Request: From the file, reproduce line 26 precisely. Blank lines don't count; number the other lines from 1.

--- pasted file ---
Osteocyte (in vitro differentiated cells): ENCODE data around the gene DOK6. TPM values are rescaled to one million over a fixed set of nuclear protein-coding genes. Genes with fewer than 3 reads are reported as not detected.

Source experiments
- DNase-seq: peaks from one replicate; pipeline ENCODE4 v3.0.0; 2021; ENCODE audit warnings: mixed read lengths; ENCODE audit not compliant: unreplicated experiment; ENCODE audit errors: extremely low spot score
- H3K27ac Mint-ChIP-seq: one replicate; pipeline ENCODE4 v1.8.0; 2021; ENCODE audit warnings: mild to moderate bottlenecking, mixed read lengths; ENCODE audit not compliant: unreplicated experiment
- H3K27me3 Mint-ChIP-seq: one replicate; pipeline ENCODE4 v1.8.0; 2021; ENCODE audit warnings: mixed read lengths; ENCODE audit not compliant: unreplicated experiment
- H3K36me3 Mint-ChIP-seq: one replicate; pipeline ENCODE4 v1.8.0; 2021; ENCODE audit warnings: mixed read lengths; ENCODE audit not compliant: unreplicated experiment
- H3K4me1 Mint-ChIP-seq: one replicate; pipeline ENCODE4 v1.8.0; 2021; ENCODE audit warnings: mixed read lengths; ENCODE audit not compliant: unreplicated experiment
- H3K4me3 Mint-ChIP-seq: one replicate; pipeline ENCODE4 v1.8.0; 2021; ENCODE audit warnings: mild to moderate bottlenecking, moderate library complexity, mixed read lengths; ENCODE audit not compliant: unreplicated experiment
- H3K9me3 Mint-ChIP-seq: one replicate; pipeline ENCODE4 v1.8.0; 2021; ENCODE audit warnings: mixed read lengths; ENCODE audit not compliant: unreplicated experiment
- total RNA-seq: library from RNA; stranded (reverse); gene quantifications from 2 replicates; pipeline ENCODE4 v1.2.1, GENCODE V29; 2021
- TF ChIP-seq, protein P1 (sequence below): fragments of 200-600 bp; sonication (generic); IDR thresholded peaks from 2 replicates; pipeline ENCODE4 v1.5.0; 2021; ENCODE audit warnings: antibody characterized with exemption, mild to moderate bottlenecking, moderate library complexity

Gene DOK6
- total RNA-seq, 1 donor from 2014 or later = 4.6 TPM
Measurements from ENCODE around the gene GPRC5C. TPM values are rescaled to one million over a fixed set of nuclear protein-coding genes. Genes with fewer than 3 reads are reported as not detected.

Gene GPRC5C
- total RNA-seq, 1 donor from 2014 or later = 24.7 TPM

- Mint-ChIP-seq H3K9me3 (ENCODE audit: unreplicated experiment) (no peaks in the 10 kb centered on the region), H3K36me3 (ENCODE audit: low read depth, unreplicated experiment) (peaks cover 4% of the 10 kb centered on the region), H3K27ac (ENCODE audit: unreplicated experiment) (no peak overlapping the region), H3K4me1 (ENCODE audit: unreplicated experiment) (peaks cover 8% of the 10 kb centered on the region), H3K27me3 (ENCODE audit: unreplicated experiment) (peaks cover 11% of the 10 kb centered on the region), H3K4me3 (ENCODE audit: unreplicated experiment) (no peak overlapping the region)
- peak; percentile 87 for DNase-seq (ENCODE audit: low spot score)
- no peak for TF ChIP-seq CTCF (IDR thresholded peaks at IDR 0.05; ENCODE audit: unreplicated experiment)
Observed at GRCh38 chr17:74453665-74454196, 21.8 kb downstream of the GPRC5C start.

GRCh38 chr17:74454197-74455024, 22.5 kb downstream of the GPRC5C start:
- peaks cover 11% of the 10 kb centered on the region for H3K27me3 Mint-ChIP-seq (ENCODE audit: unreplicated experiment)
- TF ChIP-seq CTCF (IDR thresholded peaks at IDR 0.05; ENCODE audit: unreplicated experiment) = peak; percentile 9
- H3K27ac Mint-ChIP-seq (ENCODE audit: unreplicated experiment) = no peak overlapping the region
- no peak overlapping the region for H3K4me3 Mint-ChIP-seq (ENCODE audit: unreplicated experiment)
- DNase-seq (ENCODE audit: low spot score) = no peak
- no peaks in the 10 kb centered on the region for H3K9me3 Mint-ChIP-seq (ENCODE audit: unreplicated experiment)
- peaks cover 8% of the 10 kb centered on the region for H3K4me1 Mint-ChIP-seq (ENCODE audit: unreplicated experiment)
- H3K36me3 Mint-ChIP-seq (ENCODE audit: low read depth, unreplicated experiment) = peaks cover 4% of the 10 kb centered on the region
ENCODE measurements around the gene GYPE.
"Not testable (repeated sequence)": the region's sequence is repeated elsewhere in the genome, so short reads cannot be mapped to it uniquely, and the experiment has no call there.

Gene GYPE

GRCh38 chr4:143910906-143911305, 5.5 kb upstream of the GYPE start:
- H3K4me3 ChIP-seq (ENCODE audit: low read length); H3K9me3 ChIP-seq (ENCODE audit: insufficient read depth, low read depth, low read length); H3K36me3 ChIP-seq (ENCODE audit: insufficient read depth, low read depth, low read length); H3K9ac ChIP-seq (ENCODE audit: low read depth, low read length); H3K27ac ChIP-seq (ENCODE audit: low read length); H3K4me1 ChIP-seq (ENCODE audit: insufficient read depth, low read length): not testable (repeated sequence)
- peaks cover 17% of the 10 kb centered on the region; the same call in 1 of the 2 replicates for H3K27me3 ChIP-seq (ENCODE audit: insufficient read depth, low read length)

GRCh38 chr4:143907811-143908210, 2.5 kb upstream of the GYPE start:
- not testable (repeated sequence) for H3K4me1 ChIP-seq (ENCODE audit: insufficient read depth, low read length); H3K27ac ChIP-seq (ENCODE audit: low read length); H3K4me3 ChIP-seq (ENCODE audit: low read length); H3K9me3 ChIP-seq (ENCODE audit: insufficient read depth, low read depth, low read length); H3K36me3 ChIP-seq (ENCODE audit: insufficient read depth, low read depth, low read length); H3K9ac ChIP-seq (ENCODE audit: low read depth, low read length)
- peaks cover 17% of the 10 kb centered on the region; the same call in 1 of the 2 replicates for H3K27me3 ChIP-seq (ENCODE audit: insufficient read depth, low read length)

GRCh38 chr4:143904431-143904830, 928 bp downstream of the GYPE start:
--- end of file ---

- DNase-seq (ENCODE audit: low spot score) = no peak